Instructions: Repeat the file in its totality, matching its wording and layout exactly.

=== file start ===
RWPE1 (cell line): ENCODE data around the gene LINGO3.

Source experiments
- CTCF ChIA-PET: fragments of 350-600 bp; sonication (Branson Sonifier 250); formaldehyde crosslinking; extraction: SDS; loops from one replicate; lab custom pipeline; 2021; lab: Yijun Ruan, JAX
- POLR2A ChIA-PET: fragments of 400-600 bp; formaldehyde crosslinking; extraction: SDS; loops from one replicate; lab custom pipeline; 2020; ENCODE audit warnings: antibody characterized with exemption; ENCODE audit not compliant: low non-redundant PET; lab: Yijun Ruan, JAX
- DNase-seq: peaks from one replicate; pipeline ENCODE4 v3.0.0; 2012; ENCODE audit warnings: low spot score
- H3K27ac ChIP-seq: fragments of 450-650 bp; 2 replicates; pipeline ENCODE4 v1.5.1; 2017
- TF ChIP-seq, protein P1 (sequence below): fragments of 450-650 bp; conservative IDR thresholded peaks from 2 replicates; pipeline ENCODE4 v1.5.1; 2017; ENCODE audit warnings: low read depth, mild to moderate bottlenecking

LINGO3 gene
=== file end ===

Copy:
RWPE1 (cell line): ENCODE data around the gene LINGO3.

Source experiments
- CTCF ChIA-PET: fragments of 350-600 bp; sonication (Branson Sonifier 250); formaldehyde crosslinking; extraction: SDS; loops from one replicate; lab custom pipeline; 2021; lab: Yijun Ruan, JAX
- POLR2A ChIA-PET: fragments of 400-600 bp; formaldehyde crosslinking; extraction: SDS; loops from one replicate; lab custom pipeline; 2020; ENCODE audit warnings: antibody characterized with exemption; ENCODE audit not compliant: low non-redundant PET; lab: Yijun Ruan, JAX
- DNase-seq: peaks from one replicate; pipeline ENCODE4 v3.0.0; 2012; ENCODE audit warnings: low spot score
- H3K27ac ChIP-seq: fragments of 450-650 bp; 2 replicates; pipeline ENCODE4 v1.5.1; 2017
- TF ChIP-seq, protein P1 (sequence below): fragments of 450-650 bp; conservative IDR thresholded peaks from 2 replicates; pipeline ENCODE4 v1.5.1; 2017; ENCODE audit warnings: low read depth, mild to moderate bottlenecking

LINGO3 gene